The Los Altos Hills City Council’s approval of a series of sewer service rate increases means residents could soon see a hefty jump in their tax bills.

There are 1,749 single-family residential units within Los Altos Hills and each currently pays $733 a year for sewer service. But with the council’s unanimous adoption of a May 21 resolution, that rate will likely increase 39 percent during fiscal year 2015-2016 (July 1 to June 30, 2016), with 39 percent, 3 percent, 3 percent and 3 percent increases in each of the following fiscal years.


Residents weigh Stevens Creek Trail options

Courtesy of city of Sunnyvale
An illustration accompanying the Stevens Creek Trail Joint Cities Feasibility Study shows various options for connecting the trail from Mountain View to Cupertino.

Michael Eiger loves trails. The Fallen Leaf Lane resident isn’t convinced, however, that his street is the right place for one.

Eiger is a member of Citizens for Responsible Trails, a group comprising residents of Los Altos, Mountain View, Sunnyvale and Cupertino that last month weighed in on the recently completed Stevens Creek Trail Joint Cities Feasibility Study. The study sought to determine routes that would connect the Mountain View and Cupertino segments of the multiuse trail.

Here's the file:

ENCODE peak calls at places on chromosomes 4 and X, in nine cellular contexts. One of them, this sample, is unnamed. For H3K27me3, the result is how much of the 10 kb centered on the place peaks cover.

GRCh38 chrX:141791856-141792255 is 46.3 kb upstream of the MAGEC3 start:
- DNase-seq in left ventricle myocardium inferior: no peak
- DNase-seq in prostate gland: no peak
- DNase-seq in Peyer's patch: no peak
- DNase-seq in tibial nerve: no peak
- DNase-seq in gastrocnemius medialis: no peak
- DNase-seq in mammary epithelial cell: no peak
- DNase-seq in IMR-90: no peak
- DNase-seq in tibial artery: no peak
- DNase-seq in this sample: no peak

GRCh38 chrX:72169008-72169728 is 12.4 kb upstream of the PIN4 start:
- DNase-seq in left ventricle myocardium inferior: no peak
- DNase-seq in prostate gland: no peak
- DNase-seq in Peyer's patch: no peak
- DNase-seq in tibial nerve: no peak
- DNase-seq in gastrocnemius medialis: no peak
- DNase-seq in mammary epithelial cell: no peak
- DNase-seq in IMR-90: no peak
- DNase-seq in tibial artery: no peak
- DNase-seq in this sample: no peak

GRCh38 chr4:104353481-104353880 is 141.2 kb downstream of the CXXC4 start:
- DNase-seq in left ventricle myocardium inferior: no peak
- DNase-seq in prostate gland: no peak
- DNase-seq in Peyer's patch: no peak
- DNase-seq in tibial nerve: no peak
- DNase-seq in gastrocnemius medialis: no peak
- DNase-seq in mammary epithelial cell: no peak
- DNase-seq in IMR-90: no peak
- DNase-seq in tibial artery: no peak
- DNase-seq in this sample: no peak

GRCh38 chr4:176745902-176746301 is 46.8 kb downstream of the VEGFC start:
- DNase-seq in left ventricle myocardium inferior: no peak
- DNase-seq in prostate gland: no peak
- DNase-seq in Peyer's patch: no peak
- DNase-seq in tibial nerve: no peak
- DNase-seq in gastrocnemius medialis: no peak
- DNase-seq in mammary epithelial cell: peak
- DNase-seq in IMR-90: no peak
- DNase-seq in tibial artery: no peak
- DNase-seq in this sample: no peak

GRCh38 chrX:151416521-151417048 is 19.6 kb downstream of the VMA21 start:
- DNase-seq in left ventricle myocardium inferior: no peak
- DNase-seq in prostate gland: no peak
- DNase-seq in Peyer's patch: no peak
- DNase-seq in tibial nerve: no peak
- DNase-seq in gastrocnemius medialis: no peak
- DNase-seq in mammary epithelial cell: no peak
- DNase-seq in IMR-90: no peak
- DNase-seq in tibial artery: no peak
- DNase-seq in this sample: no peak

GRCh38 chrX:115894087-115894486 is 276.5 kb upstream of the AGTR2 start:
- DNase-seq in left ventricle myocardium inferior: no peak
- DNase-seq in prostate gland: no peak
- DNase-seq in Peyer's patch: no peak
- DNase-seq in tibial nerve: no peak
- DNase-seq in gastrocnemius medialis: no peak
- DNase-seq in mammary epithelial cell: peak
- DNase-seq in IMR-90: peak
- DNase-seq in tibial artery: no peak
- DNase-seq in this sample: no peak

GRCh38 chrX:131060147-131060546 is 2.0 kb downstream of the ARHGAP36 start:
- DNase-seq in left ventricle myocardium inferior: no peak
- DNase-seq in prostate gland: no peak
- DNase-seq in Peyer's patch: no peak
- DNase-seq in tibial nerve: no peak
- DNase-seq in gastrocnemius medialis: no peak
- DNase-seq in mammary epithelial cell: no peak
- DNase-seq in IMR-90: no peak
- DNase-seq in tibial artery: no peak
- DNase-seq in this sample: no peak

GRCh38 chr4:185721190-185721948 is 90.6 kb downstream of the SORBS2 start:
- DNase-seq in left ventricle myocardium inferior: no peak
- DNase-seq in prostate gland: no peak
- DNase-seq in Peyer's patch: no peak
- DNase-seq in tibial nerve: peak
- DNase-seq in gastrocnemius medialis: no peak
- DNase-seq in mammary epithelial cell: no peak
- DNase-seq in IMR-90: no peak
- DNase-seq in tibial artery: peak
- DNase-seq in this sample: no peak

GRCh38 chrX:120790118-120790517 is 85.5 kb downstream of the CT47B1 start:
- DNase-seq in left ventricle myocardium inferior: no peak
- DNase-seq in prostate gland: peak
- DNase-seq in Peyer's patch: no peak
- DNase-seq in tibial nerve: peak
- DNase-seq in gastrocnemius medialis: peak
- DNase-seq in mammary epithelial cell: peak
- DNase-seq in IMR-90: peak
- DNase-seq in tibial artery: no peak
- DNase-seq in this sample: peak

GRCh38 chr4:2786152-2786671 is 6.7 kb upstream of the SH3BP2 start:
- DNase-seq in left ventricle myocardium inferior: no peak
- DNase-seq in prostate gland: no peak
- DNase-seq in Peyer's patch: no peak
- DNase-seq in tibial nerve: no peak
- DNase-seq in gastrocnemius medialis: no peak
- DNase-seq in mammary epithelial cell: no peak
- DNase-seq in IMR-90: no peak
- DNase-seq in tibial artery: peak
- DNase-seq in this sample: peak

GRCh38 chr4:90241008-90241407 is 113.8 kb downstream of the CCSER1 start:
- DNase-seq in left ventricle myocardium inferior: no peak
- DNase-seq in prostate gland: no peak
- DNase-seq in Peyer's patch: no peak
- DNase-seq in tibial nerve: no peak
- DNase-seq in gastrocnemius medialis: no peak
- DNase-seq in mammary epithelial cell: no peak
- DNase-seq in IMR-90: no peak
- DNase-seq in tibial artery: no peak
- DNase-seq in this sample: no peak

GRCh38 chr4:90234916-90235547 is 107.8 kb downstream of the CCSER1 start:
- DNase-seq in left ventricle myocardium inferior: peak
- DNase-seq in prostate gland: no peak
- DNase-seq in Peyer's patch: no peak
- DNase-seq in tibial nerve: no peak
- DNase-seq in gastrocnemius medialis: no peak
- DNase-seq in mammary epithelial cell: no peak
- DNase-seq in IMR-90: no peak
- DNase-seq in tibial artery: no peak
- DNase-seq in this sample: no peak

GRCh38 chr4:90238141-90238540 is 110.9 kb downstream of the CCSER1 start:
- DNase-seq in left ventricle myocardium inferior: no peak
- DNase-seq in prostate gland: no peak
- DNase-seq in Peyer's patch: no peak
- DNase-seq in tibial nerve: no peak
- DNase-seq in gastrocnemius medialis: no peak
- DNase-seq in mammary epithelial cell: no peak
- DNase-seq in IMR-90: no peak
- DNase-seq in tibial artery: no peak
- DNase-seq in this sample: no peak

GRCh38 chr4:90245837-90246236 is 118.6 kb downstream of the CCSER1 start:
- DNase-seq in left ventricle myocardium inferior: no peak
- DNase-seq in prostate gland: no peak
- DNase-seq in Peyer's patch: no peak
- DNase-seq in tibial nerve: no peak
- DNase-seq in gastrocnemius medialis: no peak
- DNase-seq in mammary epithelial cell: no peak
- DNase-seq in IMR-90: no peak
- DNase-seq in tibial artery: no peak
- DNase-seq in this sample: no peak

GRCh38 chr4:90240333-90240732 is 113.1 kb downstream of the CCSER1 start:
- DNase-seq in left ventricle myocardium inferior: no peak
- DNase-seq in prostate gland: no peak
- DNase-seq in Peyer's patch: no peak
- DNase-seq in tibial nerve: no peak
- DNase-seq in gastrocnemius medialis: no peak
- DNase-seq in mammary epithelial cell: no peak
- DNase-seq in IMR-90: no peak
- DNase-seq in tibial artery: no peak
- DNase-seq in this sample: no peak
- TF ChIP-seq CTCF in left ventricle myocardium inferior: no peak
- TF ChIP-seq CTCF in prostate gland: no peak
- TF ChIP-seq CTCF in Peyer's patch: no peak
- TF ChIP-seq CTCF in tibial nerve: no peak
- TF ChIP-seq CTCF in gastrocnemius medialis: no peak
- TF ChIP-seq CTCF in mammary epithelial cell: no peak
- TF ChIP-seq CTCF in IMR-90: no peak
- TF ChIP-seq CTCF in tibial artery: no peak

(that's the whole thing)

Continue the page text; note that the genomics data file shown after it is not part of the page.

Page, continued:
Report recommends increased salary ranges for Los Altos Hills staff

Courtesy of Koff & Associates
A report from Koff & Associates details the proposed increases in salary ranges for Los Altos Hills town staff.

By and large, most Los Altos Hills town staff members make less than their counterparts in similar-sized, nearby communities, but proposed changes to salary ranges could eventually remedy that.

With a unanimous vote May 21, the Los Altos Hills City Council formally received a 2015 townwide compensation report bumping up the salary ranges for the town’s 18 staff positions. But the report’s adoption of the new guidelines merely increases the salary range for each position; actual salary adjustments are based on performance.


LA City Council considers splitting Hillview bond

Town Crier File Photo
A proposal to split a city bond measure would prioritize replacing the aging buildings at Hillview Community Center.

Los Altos voters may see more than one bond measure in November.

The Los Altos City Council May 27 preliminarily supported developing two bond measures to fund construction of a new Hillview Park and Community Center. Measure A would fund replacement of the aging buildings and playing fields. Measure B – an added feature that couldn’t pass without Measure A – would underwrite an aquatic center.


'Prowler' proves benign in Los Altos

It turns out that video footage of a man entering a Los Altos backyard last week was a painter looking for his job site – not a prowler.

The Los Altos Police Department Monday (June 2) issued an alert to the media that included a screen capture of the man wearing a Golden State Warriors playoffs T-shirt. He entered a backyard on Delphi Circle, looked around and into a window, then left.

After police began circulating his description, the man contacted the department with details about his work. Tuesday, the police updated their alert as resolved.